Cheeky singer/songwriter Lillian Frances dropped an audacious new track and accompanying video last Sunday, just in time for the Super Bowl. On the phone, she talked Tom Brady, sound collaging, and chasing the woman she is right now.
AD: So, let’s talk about your new song “Super Bowl Party,” which is a major dig at the Patriots. Did you write, record, produce and shoot a music video all within the span of a week?
LF: LOL, no. This actually all started at a Super Bowl Party last year. It was the Patriots versus the Eagles and my girlfriend and I were joking around the whole time, just being like, “Fuck the Patriots. Fuck the patriarchy.” And then we looked at each other and we’re like, “Oh, that’s a song.” And I got home that night and laid down the beat on my computer, added some vocals, and came up with a really cool beat. And then I kind of played around with it for a couple weeks. Then I thought, Yo you know what this needs is some fast like singing. I just wanna talk some shit. I was going to talk to some of my guy friends who also write and ask them what they thought I should do with this song. And then I was like, wait. Why would I go to them when I obviously already have all the ideas in my mind? So I sat down and wrote it out.
AD: The music video looks like it was a blast. How long did it take you to produce?
LF: We shot it over the course of two, maybe three hours. I’d been thinking about the music video for seven, eight months and I finally got around to it this December. Basically, I threw a Super Bowl Party and three of my friends filmed and edited it. I’m lucky to have cool ass filmmaker friends. And it all came together just before the Super Bowl.
AD: Are you a sports fan?
LF: I don’t really give a shit about sports at all. And I definitely don’t give a shit about the Patriots. But I watched the playoff game against the Chiefs a few weeks ago. I have never been so into a football game. I could barely watch it. I was hiding behind a blanket because I was so anxious. I wanted [the Patriots] to win so badly because it would obviously make my song so much more relevant. And when they did I was like, hell yeah. Thank you Jesus.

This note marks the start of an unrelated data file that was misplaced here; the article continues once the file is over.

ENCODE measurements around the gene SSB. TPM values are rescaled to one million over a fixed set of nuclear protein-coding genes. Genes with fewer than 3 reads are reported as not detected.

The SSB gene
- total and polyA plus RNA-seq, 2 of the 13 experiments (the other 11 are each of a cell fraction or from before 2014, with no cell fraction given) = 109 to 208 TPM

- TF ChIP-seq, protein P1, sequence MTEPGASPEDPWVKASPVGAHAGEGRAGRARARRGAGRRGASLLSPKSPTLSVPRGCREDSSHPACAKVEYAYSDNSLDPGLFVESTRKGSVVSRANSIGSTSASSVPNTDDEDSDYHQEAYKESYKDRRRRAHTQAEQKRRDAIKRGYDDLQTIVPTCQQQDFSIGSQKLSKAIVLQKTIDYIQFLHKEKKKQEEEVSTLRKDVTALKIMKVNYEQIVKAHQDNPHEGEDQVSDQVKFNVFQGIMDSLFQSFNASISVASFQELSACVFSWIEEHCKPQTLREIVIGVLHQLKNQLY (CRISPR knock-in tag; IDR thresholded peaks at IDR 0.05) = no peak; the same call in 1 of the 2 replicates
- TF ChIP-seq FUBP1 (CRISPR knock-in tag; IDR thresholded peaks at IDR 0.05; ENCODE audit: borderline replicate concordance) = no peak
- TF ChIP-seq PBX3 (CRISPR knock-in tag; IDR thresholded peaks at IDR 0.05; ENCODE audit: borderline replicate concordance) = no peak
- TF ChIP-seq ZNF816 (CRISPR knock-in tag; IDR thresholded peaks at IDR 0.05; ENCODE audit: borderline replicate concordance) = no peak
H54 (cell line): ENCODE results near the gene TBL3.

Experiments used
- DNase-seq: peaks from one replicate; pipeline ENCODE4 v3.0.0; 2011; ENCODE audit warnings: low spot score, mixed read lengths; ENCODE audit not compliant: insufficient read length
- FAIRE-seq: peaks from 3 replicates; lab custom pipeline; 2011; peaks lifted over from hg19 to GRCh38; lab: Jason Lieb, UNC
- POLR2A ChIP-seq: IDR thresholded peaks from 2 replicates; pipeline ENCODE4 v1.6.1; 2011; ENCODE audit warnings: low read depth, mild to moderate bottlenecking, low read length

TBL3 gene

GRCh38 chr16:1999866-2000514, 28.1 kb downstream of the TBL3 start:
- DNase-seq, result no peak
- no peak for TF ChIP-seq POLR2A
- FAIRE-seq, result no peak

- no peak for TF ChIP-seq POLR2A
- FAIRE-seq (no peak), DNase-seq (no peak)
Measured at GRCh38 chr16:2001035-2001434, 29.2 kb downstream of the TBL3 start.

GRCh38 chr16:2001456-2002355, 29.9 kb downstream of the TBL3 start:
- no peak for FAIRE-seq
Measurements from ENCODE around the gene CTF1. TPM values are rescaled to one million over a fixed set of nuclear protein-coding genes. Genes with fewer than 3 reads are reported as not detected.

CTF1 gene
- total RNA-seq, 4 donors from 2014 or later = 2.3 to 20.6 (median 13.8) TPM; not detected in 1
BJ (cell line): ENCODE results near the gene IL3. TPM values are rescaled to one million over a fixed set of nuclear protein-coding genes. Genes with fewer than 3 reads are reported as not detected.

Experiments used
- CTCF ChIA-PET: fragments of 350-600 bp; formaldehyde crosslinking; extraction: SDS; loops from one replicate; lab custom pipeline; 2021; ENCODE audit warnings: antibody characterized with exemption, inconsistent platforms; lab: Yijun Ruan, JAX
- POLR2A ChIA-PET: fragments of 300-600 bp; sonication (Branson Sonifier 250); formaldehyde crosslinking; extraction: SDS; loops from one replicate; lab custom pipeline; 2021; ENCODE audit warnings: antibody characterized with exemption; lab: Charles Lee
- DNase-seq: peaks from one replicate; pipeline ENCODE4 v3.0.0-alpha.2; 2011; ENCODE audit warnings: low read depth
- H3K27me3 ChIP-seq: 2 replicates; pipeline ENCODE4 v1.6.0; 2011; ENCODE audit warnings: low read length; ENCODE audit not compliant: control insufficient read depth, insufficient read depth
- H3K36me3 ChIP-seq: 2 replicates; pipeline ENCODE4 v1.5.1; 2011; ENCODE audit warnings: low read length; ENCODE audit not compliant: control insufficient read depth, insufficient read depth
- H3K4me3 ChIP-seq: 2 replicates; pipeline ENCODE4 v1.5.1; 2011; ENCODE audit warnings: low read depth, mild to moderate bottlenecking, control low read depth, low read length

AD: Little did they know that they did that for you.
LF: [laughs] I know. I was like, Tom you didn’t have to do that for me, because I’m about to slander you.
AD: When you posted the video last week did you tag him in anything?
LF: Oh my God I didn’t. Some Tom Brady fan page on Instagram started following me and I was like, ehh block. I don’t want to deal with this right now. Nothing good is gonna come from this.
AD: You are a self-proclaimed “sound collager.” What does that entail?
LF: I collect bits of sound and inspiration everywhere I go and I incorporate it into my music. I’m not constricted by any one genre or sound, or really anything to inform my music. I take whatever stands out as a beautiful texture or pattern or rhythm, sprinklers, people talking or slamming stuff.
AD: What’s the weirdest sound you’ve ever used in a song?
LF: I record my friends all the time, whether they know it or not, and I really like recording drunk people at parties. So in my song “Phone Keys Wallet,” there’s a clip at the very end of a guy talking about the restaurant B.J.’s. And he’s like, “Yeah their pizookie is AMAZING, but like I have no idea what it means.” And in my head I was like, OK dumdum. Seems pretty obvious to me. And I told him that it’s a pizza cookie. And he was like, “Oh my God. I’ve been wondering my whole life what that meant.” That was just a fun little moment caught on tape.
AD: I love that. I think it’s so fun and kind of personal.
LF: It’s so cool. I love it when artists do that things like that because it all of sudden transforms this song into something three dimensional. You get to see how it existed in time, you know. And you hear it go through all its stages. Like, you’re listening to the final product, but you’re also listening to that second day in the studio where you hear me fucking around with the microphone because I decided to keep that in. I think things like that really give a song such depth and character. And it’s really an insight into my life, which is what my music is all about. It’s an invitation to see things the way I see them and for whoever is down to come and hang out with me. I’m able to present bits and pieces of my world, and that’s really cool to me.
AD: So, what else have you got in the works?
LF: I’m working on a new album right now. It doesn’t exist yet, but really stoked about it because I feel like I’ve been performing my past self. I fucking love the album I just released, Timeism, and I love Super Bowl Party, but I wrote them all a year ago. I’m listening to music that a different woman produced. She’s awesome and I love her, but I’m ready to be performing and creating music that’s fresh and more demonstrative of right now. I’m really excited to discover the woman I am right now and see what she’s capable of at this moment, because I know it’s gonna be dope.
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Allie Delyanis is an award-winning and losing freelance journalist based in New York City. She likes bands, books, breakfast food, and would love to be David Sedaris when she grows up. You can find more of her work on www.delyanis.com.